Tyler, the Creator‘s Sunday night set at the Sloss Music & Arts Festival in Birmingham, Alabama, was particularly special for me, a fan of the rapper and his collective Odd Future who hasn’t had the chance to see either live.
I—like many people my age—discovered Odd Future Wolf Gang Kill Them All (or OFWGKTA, for short) when a then 19-year-old Tyler Okanma, better known as Tyler, the Creator, released the single “Yonkers” in February 2011. It’s brooding with lo-fi production, clever wordplay involving Stevie Wonder as wide receiver and violent lyrics about stabbing Bruno Mars in his esophagus. “Yonkers'” blend of silliness, angst and aggression was just what a generation of teenage guys on the Internet wanted. From there, Tyler appeared on Late Night with Jimmy Fallon, won “Best New Artist” at the MTV Video Music Awards and released the much-hyped, but slightly disappointing album Goblin.
But even when the hyped died down, many fans still loved Odd Future. Their catalog of free releases, including Frank Ocean’s nostalgia, ULTRA. and Earl Sweatshirt’s Earl, infamous video interviews, their TV show Loiter Squad that airs on Cartoon Network’s “Adult Swim” program block and a massive online following kept their presence felt throughout the next few years.
Now it’s 2015, the collective has disbanded for the time being, and fans—as well as Odd Future themselves— have grown out of most of the shock-rap antics that once made the group appealing. Furthermore, the collective has lost a lot of their prominence in the constant musical conversation that is the Internet. They’ve virtually been forgotten or stored away in mental compartments of fans like myself, who treat OF’s material in an almost nostalgic manner. I know it may seem odd to treat a group that rose to prominence in 2011 as relic of the past, but in the Internet age, interest comes quickly and wanes just as fast. Pair that sentiment with life changes such as going off to college and preparing for life out in the “real world,” interest for a group that I genuinely loved has just faded out of my everyday conscientiousness.
I hadn’t even bothered to hear Tyler’s new album Cherry Bomb until a few days prior to Sloss, but as I crowded into the festival’s Shed Stage area my feelings for Tyler, his music and what Odd Future was all about came back to me.
Even though I had been a fan of the group for years, this was my first time seeing one of the core members live. You see, the group seemed to avoid the south like the plague. This was the first time Tyler had played Birmingham, and his Memphis performance the Friday beforehand marked his first appearance in Tennessee. I have no idea why the group as a whole never played Birmingham, Memphis, Nashville, etc. while they were at their peak, but regardless, this performance was long overdue.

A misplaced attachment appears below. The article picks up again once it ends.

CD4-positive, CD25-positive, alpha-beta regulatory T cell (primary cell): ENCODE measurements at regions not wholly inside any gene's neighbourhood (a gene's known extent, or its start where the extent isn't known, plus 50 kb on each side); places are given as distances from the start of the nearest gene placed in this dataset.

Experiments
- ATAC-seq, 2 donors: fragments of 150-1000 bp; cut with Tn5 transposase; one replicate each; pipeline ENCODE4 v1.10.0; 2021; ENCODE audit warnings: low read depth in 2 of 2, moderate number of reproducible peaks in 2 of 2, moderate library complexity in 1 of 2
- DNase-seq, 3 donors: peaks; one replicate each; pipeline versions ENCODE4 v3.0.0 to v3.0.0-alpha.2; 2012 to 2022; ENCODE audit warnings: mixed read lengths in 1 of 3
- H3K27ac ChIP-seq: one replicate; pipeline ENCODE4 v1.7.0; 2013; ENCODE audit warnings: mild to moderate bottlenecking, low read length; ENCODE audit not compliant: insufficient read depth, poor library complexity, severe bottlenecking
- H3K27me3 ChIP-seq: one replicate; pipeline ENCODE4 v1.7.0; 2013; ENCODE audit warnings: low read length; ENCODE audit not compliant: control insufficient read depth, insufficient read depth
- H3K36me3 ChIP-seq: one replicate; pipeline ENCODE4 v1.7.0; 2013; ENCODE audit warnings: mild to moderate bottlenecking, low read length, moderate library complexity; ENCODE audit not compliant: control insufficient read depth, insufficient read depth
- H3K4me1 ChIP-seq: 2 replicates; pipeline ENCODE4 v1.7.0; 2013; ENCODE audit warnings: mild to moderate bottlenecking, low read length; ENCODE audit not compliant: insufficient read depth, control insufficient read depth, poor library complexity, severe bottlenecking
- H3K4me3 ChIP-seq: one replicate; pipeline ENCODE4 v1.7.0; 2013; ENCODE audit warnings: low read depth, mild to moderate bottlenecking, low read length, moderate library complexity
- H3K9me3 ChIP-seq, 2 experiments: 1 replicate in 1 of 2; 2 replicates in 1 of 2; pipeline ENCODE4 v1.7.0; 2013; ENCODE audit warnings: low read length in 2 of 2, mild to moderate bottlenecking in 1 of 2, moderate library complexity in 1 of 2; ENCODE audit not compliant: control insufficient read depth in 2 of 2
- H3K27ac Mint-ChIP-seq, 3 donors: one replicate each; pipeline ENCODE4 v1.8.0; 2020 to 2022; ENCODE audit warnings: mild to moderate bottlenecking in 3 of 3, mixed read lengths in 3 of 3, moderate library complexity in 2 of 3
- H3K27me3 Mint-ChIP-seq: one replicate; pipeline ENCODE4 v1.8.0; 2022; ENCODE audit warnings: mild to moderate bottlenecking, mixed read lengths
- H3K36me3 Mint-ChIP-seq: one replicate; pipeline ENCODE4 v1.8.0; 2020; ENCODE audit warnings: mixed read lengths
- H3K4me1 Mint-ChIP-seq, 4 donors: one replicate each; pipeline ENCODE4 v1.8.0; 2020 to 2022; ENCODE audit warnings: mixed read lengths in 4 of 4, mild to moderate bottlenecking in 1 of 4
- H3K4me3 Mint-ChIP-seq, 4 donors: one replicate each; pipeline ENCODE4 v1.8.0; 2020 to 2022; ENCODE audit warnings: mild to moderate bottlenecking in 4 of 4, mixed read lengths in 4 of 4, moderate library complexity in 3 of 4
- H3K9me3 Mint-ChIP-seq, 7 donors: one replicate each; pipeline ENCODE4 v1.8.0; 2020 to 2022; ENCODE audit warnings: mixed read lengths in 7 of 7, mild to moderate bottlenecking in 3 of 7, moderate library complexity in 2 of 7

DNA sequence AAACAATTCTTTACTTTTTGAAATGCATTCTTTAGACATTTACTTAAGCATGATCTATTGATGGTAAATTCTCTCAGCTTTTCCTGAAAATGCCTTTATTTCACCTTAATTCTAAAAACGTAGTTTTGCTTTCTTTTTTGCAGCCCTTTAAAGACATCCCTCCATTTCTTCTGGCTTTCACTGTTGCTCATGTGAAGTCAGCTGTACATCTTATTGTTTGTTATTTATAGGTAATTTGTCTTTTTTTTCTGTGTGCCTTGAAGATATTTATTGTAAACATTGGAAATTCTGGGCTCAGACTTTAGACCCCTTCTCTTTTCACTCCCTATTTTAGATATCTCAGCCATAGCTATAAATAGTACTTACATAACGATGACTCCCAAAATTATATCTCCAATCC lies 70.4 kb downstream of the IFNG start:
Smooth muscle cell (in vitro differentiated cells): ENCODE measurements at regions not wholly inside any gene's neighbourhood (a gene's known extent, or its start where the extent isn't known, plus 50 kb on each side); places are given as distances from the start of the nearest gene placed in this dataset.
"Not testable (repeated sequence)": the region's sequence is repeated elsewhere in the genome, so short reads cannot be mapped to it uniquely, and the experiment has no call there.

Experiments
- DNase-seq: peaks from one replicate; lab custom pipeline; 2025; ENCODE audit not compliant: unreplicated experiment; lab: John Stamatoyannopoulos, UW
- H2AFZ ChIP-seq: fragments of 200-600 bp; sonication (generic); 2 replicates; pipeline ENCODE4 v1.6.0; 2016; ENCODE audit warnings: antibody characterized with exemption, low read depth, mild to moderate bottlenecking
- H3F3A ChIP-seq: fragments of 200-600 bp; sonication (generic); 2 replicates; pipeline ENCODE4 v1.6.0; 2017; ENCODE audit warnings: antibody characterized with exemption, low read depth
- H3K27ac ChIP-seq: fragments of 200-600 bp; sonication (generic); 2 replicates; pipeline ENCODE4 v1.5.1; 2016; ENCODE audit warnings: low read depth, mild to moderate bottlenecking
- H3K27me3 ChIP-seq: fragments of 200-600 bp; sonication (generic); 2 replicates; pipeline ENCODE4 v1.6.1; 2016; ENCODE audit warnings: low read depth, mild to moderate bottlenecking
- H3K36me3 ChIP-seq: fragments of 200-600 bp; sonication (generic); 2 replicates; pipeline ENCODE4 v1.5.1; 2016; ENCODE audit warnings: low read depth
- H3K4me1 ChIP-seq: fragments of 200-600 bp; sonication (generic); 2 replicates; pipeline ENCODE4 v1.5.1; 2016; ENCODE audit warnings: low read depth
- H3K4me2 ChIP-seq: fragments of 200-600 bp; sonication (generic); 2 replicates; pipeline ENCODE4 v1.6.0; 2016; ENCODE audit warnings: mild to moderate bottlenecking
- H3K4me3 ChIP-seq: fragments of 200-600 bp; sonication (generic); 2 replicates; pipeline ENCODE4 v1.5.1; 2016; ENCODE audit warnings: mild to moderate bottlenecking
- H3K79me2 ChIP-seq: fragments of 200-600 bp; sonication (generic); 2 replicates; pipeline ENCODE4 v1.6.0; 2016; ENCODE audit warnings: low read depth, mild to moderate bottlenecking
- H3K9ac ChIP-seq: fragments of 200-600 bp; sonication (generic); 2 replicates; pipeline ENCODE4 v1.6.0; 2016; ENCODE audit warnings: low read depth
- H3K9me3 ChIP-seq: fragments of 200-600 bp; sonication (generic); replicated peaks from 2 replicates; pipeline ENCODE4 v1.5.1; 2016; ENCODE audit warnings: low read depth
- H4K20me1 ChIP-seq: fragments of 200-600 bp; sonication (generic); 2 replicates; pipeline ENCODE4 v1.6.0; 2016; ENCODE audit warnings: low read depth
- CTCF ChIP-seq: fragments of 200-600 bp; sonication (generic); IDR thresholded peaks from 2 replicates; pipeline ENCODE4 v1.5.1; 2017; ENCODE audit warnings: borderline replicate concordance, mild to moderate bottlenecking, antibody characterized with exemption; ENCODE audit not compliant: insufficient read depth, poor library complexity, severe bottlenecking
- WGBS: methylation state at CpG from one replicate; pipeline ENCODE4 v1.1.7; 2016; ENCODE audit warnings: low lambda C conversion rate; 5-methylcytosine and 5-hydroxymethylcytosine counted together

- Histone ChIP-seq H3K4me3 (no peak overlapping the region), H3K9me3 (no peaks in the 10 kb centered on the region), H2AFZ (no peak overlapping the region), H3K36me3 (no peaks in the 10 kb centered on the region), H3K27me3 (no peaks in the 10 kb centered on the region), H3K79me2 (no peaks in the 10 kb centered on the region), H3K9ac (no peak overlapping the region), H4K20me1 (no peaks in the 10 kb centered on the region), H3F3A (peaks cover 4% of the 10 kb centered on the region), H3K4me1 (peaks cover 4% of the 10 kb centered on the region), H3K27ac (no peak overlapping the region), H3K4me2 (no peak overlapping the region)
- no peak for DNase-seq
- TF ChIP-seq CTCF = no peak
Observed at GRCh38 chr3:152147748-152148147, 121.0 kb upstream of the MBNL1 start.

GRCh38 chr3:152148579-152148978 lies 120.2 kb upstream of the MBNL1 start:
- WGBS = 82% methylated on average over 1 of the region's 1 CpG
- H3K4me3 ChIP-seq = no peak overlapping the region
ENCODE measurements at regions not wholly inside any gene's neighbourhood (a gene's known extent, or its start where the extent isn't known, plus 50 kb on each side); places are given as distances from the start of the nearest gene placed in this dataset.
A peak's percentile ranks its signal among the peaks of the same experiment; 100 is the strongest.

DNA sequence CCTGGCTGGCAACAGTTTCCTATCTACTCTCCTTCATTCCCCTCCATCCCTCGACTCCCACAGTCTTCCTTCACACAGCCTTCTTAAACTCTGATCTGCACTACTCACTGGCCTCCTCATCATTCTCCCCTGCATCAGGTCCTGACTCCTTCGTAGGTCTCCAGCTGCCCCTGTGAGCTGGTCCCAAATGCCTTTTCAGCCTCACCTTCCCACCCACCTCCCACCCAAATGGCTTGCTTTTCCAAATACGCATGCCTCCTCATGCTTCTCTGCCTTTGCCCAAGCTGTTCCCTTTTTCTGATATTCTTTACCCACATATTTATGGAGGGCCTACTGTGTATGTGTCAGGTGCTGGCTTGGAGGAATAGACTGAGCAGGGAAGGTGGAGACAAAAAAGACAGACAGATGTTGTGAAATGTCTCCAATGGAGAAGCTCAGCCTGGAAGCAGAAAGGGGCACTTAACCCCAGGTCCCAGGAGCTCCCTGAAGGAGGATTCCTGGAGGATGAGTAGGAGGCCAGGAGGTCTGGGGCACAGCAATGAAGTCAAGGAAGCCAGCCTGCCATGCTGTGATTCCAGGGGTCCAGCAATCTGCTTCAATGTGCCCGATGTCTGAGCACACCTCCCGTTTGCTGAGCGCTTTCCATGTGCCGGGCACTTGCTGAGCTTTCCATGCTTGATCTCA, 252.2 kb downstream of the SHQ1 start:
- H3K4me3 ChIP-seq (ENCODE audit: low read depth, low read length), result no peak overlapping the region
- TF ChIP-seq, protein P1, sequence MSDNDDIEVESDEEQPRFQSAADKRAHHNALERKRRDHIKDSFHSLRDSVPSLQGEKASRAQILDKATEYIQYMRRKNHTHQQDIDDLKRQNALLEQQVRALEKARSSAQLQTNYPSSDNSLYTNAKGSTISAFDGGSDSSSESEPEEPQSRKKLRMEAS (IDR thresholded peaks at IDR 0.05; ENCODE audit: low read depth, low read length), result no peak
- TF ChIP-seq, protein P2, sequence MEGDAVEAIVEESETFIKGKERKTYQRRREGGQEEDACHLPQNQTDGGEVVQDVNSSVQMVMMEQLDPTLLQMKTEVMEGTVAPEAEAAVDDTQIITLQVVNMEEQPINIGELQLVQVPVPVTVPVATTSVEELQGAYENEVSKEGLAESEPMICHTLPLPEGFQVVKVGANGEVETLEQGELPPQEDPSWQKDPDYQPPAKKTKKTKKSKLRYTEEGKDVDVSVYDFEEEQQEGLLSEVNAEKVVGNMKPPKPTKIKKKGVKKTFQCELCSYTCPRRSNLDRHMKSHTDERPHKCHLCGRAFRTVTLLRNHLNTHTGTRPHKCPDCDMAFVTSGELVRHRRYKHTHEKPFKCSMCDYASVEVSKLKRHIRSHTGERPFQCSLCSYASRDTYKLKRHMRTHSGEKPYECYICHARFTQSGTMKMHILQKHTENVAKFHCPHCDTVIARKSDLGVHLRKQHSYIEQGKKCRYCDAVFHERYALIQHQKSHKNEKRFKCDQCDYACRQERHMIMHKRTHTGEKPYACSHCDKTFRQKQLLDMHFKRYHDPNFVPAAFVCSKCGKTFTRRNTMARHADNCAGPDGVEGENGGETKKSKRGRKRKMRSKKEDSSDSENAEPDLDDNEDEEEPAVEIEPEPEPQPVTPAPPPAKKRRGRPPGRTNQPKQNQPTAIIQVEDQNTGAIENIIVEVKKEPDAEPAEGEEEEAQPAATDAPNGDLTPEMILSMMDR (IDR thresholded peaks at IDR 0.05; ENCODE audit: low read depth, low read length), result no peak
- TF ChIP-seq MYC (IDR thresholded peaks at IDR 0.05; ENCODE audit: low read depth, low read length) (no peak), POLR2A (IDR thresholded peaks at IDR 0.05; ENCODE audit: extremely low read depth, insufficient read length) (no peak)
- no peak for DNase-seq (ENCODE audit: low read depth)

Tyler (backed by OF members Taco and Jasper as his DJ and hype man, respectively) came out swinging with “DEATHCAMP,” the first track on Cherry Bomb. Even though the song isn’t a staple of his repertoire yet, the song’s aggression and energy hit the crowd like a wave. Tyler and his fans may have grown up, but the raw intensity that went into Odd Future’s live shows still holds strong. Tracks like “Domo 23,” “Tamale”and “Tron Cat” elicited the biggest reactions of the night and brought me back into the “Kill People, Burn S—, F— School” mindset that Tyler fostered on his debut album Bastard.
Between songs, Tyler and company talked with the crowd a lot. Whether they were joking about Birmingham being way more “diverse” than he expected, criticizing fans’ totems or mocking a male crowd member who allegedly asked if he could perform oral sex on the rapper, Tyler was just as his public persona had suggested: a goofy, talented, politically-incorrect young guy who you would love to hang out with after the show.
Aside from the louder, straightforward rap cuts and humor, the night’s set list included some of Tyler’s more melodic numbers, including, “IFHY,” “F—ing Young,” and the Frank Ocean collaborations “She” and “Bimmer.” These moments were welcomed additions to the set, as they added variety to the show and allowed the rapper/producer to show the brighter side of his catalog.
While Tyler failed to disappoint in all the aforementioned parts of the show, the only letdown of the night was when he delivered “Yonkers.” He seemed visually uninspired in both his stage presence and delivery. It appears he isn’t too fond of the song that launched his rise to fame, which should probably be expected. Personally, I wish he would have spent time playing a song he enjoyed performing instead, but I know many of Sloss attendees would disagree. Despite Tyler’s lack of enthusiasm, they rapped along to every verse without hesitation.
In all, watching Tyler, the Creator perform was all that I hoped it would be. It really brought out the teenage kid in me that spent countless hours of his high school years listening to Odd Future, watching the group’s music videos and laughing along to every Tweet and Vine he would post. While I’d go see Tyler again tomorrow if he came into town, it really is a shame that I didn’t have this experience when I was a teenager.
Regardless, come back down South soon, Tyler, and thanks for the music.
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